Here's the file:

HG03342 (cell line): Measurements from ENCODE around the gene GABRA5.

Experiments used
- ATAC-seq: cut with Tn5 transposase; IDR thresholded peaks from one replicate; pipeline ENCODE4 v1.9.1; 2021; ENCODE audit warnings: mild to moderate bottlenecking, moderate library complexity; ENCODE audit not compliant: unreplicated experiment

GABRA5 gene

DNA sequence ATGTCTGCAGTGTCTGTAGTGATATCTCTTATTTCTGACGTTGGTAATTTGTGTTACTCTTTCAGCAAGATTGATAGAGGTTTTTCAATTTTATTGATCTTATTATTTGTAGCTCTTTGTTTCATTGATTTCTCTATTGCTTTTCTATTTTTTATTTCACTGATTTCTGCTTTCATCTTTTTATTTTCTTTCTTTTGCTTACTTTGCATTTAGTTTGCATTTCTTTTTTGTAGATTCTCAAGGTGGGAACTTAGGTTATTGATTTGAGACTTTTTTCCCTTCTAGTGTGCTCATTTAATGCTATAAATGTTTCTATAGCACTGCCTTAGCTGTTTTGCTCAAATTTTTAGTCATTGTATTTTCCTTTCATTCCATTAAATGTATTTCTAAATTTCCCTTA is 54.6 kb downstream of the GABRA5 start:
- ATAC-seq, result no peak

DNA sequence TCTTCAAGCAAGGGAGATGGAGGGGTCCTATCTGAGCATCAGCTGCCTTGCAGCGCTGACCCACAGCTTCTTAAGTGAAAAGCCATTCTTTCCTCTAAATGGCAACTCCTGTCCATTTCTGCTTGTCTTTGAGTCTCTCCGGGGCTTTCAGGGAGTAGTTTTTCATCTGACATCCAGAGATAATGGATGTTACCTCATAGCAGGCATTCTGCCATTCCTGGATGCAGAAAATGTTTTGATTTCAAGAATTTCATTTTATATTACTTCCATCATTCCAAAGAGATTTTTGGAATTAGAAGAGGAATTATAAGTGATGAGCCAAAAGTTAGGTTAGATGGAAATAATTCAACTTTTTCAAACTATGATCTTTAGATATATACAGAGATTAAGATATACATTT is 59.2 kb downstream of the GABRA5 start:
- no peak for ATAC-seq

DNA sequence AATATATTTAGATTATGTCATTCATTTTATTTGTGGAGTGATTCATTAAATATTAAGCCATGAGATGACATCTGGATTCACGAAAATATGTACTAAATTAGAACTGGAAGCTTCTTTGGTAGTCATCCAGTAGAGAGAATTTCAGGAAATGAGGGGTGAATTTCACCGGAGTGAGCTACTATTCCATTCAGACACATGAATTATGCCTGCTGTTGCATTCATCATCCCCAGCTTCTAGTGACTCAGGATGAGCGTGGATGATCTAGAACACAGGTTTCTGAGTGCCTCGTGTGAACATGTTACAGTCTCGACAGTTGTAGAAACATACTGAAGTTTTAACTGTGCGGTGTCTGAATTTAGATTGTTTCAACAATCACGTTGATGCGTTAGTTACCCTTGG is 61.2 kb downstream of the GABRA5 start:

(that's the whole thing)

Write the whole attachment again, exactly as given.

HG03342 (cell line): Measurements from ENCODE around the gene GABRA5.

Experiments used
- ATAC-seq: cut with Tn5 transposase; IDR thresholded peaks from one replicate; pipeline ENCODE4 v1.9.1; 2021; ENCODE audit warnings: mild to moderate bottlenecking, moderate library complexity; ENCODE audit not compliant: unreplicated experiment

GABRA5 gene

DNA sequence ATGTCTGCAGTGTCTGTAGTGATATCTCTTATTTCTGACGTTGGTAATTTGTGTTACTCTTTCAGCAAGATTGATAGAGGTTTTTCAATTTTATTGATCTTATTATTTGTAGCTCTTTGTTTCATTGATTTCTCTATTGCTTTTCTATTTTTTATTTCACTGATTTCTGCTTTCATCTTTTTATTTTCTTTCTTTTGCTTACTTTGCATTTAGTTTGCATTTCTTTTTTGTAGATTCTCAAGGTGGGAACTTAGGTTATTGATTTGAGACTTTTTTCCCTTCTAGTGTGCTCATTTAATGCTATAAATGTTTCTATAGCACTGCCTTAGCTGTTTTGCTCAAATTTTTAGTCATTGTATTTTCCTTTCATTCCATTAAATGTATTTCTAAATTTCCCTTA is 54.6 kb downstream of the GABRA5 start:
- ATAC-seq, result no peak

DNA sequence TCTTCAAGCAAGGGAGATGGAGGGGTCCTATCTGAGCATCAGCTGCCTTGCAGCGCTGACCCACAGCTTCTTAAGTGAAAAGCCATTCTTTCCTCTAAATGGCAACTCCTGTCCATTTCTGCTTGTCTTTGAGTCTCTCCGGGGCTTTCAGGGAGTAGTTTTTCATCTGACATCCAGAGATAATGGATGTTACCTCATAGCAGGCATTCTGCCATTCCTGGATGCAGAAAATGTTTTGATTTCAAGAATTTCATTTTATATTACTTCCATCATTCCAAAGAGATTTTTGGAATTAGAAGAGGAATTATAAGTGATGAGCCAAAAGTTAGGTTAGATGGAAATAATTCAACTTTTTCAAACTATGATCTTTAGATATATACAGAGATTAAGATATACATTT is 59.2 kb downstream of the GABRA5 start:
- no peak for ATAC-seq

DNA sequence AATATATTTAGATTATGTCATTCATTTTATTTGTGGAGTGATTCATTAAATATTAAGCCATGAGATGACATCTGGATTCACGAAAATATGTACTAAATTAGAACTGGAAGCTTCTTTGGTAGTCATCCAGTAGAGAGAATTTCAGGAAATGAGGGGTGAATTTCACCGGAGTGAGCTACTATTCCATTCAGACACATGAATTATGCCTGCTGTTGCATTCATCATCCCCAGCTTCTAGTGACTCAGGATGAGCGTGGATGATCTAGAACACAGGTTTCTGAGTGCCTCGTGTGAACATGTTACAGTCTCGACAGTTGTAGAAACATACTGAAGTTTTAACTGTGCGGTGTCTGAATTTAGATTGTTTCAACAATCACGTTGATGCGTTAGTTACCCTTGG is 61.2 kb downstream of the GABRA5 start: